To be honest, after passing by the fierce-looking nio statues that guard the temple gate, while the temple is certainly picturesque, it is rather difficult for the uninitiated to recognize its historical significance. My local guide, however, had a wealth of information about its history and the “rediscovery” of the temple through archeology. The gate we had just passed through, took on renewed significance when she told me that while parts of it had been rebuilt over the years, a prayer card had survived almost 500 years since a pilgrim pasted it to the gate survived in 1547.
It turned out that despite the obviously long history of the temple, it wasn’t until 1932 that, on discovery of the site of the original temple’s pagoda, that archeologists confirmed that this was the site of Aki’s provincial temple. Further excavation has revealed that it was not only built at the behest of the ancient emperor, but that it was of considerable scale and significance. Thanks to my guide’s interpretation, what appeared to be a pleasant, but unremarkable, park, was transformed into the scene of an archeological drama and the former grandeur of Aki Kokubun-ji Temple became visible.
You don’t have to be an archaeology buff or a student of Japanese history to enjoy Aki Kokubun-ji. The current head priest is extremely welcoming and offers accommodation in recently renovated shukubo lodgings along with vegetarian shojin Buddhist cuisine and opportunities to try various activities. Just a short walk from Saijo JR Station and the brewery district, it is an excellent base from which to explore both Saijo’s history and its sake.
Aki Kokubun-ji Temple [安芸国分寺]
Yoshiyuki Saijo-cho, Higashi-hiroshima, Hiroshima Prefecture
７minutes walk from Saijo JR Station
Behold the rocks of ages at Senseki Garden
A short distance to the northeast of Saijo JR Station, is one of those unexpected surprises that the Japanese countryside delivers in abundance. Senseki Garden has only been open since 2013, but the main attractions and source of the garden’s creator inspiration are as almost as old as the earth itself. An unabashed passion project of retired doctor Seizo Yamana, Senseki Garden is a rock garden like no other. Indeed, it is like a love letter to the beauty, power and, one feels, the soul of rocks.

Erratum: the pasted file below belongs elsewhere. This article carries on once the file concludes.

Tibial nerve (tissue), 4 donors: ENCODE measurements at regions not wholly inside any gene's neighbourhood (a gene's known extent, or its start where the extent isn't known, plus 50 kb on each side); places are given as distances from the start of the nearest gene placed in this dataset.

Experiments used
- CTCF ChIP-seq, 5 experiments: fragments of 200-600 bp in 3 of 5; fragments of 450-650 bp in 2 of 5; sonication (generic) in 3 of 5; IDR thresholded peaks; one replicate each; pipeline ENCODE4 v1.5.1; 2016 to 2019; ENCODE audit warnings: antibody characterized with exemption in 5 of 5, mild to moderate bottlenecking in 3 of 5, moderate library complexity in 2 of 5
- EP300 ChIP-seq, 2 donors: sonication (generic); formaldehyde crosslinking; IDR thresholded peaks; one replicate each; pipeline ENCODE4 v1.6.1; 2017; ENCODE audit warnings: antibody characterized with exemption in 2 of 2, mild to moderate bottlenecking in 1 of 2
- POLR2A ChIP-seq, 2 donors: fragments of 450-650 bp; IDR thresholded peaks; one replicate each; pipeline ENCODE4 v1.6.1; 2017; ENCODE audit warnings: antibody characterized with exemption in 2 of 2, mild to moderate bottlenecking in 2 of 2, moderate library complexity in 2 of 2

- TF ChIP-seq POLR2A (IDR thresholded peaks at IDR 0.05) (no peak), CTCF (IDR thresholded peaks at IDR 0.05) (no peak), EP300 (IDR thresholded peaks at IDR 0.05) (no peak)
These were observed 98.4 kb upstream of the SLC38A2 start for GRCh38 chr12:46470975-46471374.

Yamana spent 20 years building this physical embodiment of his passion for rocks and, talking to him, you wonder if he will ever really feel like he is finished. I didn’t quite know what to make of the garden and its creator, but his enthusiasm for the huge rocks, transported here from all over Japan, that have been carefully arranged according to his design, inspired by a mix of intuition and respect for classical Japanese garden design, is infectious.
Any one of the scores of rock arrangements in the expansive garden would serve as the prime feature of any Japanese garden.
It is also a beautiful space. Winter, when I visit, is Yamana’s favorite season as the trees, bare of foliage, don’t obstruct his view of his beloved rocks.But, come spring the place bursts into color, and the hues change according to the seasons through the year.
Yamana sees his garden as his legacy and gift to the world. He sees the Japanese garden as the stage on which traditional Japanese culture is best showcased. Concerned that younger generations have little opportunity to appreciate their value, he has added BBQ grills and even a pizza oven that overlooks the garden, in the hope that they may look up from their margherita and notice the beauty before them.
Senseki was incorporated in 2022 to ensure that it can continue after Yamana is gone. Trying to keep up with him as he skips from rock to rock across a lake to activate a 15m waterfall hewn from rocks of all colors, however, it’s hard to imagine that this will be anytime soon. I hope so. The world dearly needs people like Seizo Yamana.
Senseki Garden [仙石庭園 / Senseki Tei-en]
1398 Takaya-hori, Takaya-cho, Higashi-hiroshima, Hiroshima Prefecture
20 minutes by car from Saijo Station
8 minutes by car from Nishi Takaya JR Station
40 minutes walk from Nishi Takaya JR Station
Admission: ¥1000 (Elementary & Junior High School ¥300, Pre-school free)